The junkyard presents two articles about the Disappearance of Nagato Yuki-Chan episode Precious Place.
The view from 5930 miles away:
Anyone coming to the first episode of this new series without having seen The Melancholy of Haruhi Suzumiya will find themselves watching a slightly below-par romantic comedy. This is a spin-off that can stand on its own, but to appreciate it you really need to come to the series with a liking for the characters and an awareness of certain significant moments. For Haruhi fans it fails to be the continuation of the franchise that everyone wanted, so it falls between two stools, at least initially. That’s just the start though. Keep watching. This series will come into its own.
The series is set in the parallel universe established in the film The Disappearance of Haruhi Suzumiya, with Yuki now a human girl. Everything seems to have been reset with nobody retaining memories of the events of the film, if they are even the same people in any meaningful way. Yuki now has her own version of Kyon, and Haruhi has her own separate life… for now. For one electrifying moment their paths cross and the episode bursts into life.
Let’s face it, we want to see Haruhi, but the writer had a very difficult task. This is a gentle romantic comedy and Yuki is the star of the show, so she needs to be firmly introduced to us and established before Haruhi can turn up to crash the party. That makes this first episode by necessity something of a frustrating waiting game for the fans. It is helped by Yuki being a very likeable character in her human form, and almost immediately we want to start rooting for her and Kyon. The new group dynamic is also fun. There is a balance between Asakura and Tsuruya who each have a friend they treat almost like a pet: Yuki and Mikuru. And each of them want their pet to be the object of Kyon’s attentions.
The character designs have been updated for the spin-off: a little cuter, younger looking, with less defined features. This works reasonably well for most of them, although Mikuru and Kyon in particular are both a little too cutesy. We also have to get used to something that we didn’t have to contend with in Haruhi, and something that I think will be entirely new to Mike: chibi versions of the characters. For anyone who isn’t aware of what that means, these are the moments of heightened emotion that are illustrated in a comedy series by drawing the characters in what the Japanese term a “super deformed” way. It’s a shortcut to displaying characters’ emotions and it’s something every anime fan just has to get used to gradually. I’ve seen loads of series that do that, and in the end it just washes over you and becomes a normal part of the viewing experience, but I can’t say it’s something I’ve ever liked. If the parent series could do without them, it’s a shame the spin-off couldn’t too.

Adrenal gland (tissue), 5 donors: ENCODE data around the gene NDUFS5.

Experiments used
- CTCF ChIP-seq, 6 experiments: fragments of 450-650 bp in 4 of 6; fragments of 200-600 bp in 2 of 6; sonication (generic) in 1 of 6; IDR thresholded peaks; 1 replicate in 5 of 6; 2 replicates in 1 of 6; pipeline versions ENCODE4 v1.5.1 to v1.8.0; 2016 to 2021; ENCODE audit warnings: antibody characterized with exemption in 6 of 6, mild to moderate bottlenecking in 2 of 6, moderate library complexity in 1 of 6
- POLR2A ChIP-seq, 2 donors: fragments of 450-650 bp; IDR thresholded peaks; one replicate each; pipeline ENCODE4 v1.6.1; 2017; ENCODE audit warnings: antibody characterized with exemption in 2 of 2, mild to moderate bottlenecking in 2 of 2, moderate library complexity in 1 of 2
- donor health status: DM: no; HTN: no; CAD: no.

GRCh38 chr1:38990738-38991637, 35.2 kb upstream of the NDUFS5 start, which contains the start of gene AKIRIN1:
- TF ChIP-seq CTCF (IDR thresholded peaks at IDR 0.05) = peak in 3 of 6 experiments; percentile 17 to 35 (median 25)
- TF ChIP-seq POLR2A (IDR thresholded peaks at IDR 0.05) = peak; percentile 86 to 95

We also have to get used to a lot of anime romantic comedy clichés that we never had to contend with before, like those moments of comedy violence when Asakura lifts up Yuki by her squished cheeks, or Mikuru’s comedy boobs when she’s running, or Asakura supposedly forgetting Kyon is in the room when she’s stripping off Yuki. It’s all a bit tired, but it is interspersed with some great character moments and some bonus dramatic irony for fans of Haruhi. It’s hard for us to accept Asakura as one of the good guys, and that’s played on with her knife skills:
“There’s something about the way you wield that knife.”
It’s also interesting that Yuki gets a funny feeling when she walks past Haruhi, so there are some crumbs for those hoping this series will develop into something more than the silly comedy it at first appears to be. To be fair, it’s also far more than just a comedy, even at this early stage. The Melancholy of Haruhi Suzumiya ended in winter and The Disappearance of Nagato Yuki-Chan starts in winter. It is more melancholy than Melancholy, right down to the choice of incidental music. The silliness is actually an awkward fit for something that is trying to do a much more human, emotional drama than its parent series, and a better balance will soon be struck. Yuki is of course effectively a new character to us, and it’s impossible not to get drawn into her world, one of quiet longing for the boy who once showed her kindness when she was a lost soul in a library, and became her hero. Forget the silly comedy food cravings. The Yuki who is going to matter to us is the one who enjoys her quiet existence, and just wants Kyon to be a part of that.